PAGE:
What You Should Know About T-Mobile Cell Site Leases
There are three main reasons that property owners and local governments engage us regarding T-Mobile Cell Tower Leases:
If you have been contacted by a T-Mobile representative (aka, site acquisition agent) regarding the construction of a cell tower on your property or a cell site on your building or tower, you likely don’t know where to start. That’s where we can help. We can:
- Provide information regarding the real-world effects of entering into a Landlord/ Tenant lease with T-Mobile;
- Review your location for its uniqueness to T-Mobile;
- Determine appropriate rent, escalation, and lease duration terms; and
- Provide tips on favorably negotiating the terms of the proposed Lease Agreement prior to signing.
If you are already party to a T-Mobile wireless lease, you have likely received multiple “consent requests” from T-Mobile asking to make “minor” improvements to their equipment. These are known as “equipment modifications“. In some cases, they may be seeking additional ground space for a generator. T-Mobile is actively deploying 600Mhz (low band frequency that travels farther) to their existing sites which often involves new equipment. T-Mobile’s agents suggest in the consent request and verbally that the changes are within the lease area and they imply that you are obligated to agree to the changes. In many cases, the lease does not allow them to make the changes and you are entitled to ask for more rent for your approval. We advise anyone receiving such a request to first ask for construction drawings showing the changes. From there, here is how we can help.
- Review the proposed drawings and advise you on T-Mobile’s reasons for requesting any change;
- Review the lease language and confirm whether T-Mobile is allowed to make changes;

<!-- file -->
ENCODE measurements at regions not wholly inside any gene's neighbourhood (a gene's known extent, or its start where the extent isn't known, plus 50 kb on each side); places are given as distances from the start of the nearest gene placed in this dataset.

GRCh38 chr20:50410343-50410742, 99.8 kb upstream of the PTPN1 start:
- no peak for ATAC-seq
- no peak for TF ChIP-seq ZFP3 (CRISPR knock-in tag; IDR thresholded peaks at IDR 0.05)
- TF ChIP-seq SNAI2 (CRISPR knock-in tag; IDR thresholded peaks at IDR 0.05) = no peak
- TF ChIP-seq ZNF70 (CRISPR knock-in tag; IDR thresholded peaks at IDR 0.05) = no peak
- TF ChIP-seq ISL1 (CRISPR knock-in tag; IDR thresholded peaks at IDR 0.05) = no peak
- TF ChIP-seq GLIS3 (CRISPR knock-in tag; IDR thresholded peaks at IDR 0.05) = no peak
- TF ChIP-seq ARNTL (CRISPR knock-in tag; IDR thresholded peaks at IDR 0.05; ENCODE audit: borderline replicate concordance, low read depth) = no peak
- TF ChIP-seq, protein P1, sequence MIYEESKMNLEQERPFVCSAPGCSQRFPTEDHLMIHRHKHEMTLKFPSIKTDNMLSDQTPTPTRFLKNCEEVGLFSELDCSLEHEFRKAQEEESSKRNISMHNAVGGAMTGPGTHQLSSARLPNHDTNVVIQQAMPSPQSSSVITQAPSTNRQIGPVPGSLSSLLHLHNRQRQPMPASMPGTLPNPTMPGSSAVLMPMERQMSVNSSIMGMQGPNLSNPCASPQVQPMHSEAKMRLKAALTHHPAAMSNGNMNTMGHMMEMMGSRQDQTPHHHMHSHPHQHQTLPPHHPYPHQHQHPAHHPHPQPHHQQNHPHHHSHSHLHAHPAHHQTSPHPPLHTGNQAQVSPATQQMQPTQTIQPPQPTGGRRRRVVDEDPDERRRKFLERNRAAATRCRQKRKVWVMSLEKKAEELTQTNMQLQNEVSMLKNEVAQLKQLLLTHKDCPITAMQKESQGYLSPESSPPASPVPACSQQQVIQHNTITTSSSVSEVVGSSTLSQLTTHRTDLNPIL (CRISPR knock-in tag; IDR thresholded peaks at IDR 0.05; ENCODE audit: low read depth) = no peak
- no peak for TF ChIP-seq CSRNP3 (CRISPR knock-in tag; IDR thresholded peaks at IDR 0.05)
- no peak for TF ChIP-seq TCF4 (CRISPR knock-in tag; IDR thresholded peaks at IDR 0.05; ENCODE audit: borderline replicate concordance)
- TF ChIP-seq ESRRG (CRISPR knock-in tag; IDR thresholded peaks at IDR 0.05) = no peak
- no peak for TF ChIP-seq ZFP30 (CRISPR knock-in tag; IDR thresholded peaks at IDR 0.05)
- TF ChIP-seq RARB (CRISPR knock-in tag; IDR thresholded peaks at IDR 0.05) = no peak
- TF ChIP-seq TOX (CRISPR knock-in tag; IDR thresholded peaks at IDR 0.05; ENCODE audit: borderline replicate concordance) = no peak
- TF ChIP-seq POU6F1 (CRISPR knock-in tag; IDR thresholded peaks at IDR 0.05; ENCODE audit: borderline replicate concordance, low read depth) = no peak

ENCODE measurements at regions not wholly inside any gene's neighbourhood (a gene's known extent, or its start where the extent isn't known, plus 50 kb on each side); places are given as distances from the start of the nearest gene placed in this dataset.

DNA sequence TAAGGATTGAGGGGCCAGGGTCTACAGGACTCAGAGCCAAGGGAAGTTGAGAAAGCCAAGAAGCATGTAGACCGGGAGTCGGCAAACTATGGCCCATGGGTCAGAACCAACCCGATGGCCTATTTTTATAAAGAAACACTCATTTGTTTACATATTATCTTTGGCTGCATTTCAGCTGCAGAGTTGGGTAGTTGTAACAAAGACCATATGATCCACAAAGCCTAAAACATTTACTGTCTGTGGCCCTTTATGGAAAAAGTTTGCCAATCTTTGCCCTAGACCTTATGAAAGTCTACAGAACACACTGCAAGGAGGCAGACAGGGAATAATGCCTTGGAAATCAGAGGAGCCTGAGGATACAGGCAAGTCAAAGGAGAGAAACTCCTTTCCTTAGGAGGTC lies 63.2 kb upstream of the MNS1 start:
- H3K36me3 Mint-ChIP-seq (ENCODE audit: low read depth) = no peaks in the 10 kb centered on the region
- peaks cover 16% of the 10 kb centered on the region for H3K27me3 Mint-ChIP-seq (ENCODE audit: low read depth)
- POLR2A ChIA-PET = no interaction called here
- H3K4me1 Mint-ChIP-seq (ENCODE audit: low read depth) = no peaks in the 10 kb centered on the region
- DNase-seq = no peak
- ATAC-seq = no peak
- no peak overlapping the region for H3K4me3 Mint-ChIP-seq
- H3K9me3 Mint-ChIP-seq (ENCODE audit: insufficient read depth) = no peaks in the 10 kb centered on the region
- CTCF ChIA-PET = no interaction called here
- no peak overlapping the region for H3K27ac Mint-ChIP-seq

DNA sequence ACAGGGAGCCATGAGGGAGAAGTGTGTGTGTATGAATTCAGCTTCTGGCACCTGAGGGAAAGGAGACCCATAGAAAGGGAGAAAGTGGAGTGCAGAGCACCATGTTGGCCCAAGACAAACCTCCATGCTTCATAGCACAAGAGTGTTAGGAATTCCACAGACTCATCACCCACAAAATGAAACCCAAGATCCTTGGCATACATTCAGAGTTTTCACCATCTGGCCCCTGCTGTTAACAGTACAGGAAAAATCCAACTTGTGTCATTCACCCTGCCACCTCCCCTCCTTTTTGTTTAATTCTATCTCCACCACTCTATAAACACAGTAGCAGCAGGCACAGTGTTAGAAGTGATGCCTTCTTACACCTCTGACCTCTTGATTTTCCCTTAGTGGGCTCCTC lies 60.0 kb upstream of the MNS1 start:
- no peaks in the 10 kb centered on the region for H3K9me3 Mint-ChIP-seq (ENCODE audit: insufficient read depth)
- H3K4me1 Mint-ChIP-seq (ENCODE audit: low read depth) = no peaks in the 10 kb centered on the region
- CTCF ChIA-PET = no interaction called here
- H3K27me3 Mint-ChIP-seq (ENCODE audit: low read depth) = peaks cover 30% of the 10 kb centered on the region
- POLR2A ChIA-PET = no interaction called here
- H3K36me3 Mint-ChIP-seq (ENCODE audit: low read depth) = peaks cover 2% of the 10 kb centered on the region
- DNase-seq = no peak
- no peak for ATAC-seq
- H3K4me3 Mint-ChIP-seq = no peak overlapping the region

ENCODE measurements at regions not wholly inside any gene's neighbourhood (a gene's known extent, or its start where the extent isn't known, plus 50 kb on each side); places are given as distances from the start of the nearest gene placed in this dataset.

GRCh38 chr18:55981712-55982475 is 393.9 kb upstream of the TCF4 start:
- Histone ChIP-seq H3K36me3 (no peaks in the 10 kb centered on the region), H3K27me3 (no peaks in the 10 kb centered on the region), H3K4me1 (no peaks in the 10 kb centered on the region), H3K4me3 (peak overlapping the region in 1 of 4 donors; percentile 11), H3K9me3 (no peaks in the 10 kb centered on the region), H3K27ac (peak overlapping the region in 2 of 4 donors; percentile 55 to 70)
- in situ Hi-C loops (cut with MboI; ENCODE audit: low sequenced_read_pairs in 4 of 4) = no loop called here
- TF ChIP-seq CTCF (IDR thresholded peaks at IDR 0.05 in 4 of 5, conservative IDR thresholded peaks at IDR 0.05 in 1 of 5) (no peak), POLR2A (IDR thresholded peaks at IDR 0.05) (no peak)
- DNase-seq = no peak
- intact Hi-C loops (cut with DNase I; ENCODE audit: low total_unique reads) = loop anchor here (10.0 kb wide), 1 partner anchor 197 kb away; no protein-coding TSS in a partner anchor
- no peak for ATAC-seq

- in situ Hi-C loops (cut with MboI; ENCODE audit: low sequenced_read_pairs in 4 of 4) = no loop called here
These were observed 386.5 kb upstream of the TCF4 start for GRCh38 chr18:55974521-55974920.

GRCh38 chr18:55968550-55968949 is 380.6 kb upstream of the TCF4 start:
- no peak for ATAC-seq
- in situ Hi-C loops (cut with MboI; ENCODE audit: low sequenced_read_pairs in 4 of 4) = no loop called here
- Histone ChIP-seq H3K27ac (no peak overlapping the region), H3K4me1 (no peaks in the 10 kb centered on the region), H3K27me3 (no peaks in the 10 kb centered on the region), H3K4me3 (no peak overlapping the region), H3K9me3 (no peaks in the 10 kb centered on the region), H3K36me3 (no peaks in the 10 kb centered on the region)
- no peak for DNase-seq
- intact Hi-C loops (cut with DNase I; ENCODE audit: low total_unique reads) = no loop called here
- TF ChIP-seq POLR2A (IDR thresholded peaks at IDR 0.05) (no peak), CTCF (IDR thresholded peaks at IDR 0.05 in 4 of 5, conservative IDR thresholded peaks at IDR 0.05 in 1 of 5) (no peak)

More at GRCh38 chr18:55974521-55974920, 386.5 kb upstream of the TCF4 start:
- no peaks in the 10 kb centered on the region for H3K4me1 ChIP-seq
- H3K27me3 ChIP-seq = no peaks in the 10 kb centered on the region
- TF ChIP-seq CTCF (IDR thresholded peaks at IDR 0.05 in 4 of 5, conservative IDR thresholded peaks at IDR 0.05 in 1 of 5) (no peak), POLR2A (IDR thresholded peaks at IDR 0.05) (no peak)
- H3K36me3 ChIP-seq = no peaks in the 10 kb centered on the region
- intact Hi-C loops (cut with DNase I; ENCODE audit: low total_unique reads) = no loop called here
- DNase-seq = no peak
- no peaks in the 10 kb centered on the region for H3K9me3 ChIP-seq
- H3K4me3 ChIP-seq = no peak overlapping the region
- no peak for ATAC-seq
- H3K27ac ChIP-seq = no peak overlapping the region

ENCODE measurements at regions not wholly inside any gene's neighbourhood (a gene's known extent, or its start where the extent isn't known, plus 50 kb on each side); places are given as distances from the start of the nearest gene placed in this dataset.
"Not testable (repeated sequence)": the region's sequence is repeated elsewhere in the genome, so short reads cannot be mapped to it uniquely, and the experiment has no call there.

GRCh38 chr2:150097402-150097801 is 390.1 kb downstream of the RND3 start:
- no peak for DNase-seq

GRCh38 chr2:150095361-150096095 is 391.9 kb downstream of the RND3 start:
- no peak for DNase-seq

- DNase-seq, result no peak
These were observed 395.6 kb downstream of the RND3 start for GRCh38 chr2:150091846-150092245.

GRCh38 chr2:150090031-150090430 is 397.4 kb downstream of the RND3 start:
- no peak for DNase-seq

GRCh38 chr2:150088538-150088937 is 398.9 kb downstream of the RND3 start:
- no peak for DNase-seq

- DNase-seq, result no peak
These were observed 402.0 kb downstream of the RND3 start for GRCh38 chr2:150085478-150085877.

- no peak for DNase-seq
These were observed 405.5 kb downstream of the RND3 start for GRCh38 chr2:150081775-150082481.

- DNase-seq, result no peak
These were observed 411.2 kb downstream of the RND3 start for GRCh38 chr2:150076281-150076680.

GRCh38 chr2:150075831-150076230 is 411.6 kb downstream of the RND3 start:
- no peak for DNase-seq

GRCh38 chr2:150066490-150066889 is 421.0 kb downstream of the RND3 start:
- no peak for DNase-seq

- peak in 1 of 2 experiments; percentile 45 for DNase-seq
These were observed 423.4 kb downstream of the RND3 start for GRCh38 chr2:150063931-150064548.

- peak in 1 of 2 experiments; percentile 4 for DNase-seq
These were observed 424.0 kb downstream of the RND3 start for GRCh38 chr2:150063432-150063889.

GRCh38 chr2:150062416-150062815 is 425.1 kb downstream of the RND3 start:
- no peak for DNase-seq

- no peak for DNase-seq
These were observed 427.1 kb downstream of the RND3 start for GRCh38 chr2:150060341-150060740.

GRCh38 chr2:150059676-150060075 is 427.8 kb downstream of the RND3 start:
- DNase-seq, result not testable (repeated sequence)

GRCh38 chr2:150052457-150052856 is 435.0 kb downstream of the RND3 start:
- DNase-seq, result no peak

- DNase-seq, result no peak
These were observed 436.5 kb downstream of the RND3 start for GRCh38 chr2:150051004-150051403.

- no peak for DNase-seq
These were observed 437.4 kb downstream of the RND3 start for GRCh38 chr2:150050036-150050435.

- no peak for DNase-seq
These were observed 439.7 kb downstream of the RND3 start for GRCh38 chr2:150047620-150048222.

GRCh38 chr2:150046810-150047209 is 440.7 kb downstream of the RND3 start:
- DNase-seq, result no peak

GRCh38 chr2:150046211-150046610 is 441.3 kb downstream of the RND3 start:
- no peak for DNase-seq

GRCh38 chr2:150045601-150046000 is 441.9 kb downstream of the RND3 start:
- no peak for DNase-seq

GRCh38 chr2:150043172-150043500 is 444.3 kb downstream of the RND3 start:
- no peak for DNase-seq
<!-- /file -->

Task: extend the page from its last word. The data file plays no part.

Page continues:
- Determine what fees (if any) should be charged to T-Mobile;
- Assist you with the negotiation of the Lease in a way that protects and supports your interests.
In late 2012, T-Mobile announced it would sell 7,200 towers to Crown Castle. Those landowners who own the land upon which the 7,200 towers were built have since been receiving proposals from Crown Castle (as a successor to T-Mobile) to either extend or buy their lease. (Crown Castle now has the right to waive the consent to sell provision mentioned above). If you have received a proposal to extend the term of your lease or to purchase your lease, please contact us first.
If you are already party to a T-Mobile wireless lease, then you likely have been contacted recently by a third party Lease Optimization company seeking to renegotiate the terms of the T-Mobile lease. In short, these companies suggest that because of the pending T-Mobile and Sprint merger that your lease is at risk and your failure to agree to the revised terms will impact their review of the combined assets after they merge. These agents are very aggressive- calling frequently and issuing many fake drop-dead dates. If you have been contacted to renegotiate your lease, we can help you
- Understand the risk of termination from the merger;
- Determine whether any adjustment to your lease should be made T-Mobile;
- Evaluate the potential impact of the requested changes to your lease that they are requesting;
- See if there is an opportunity to improve your lease.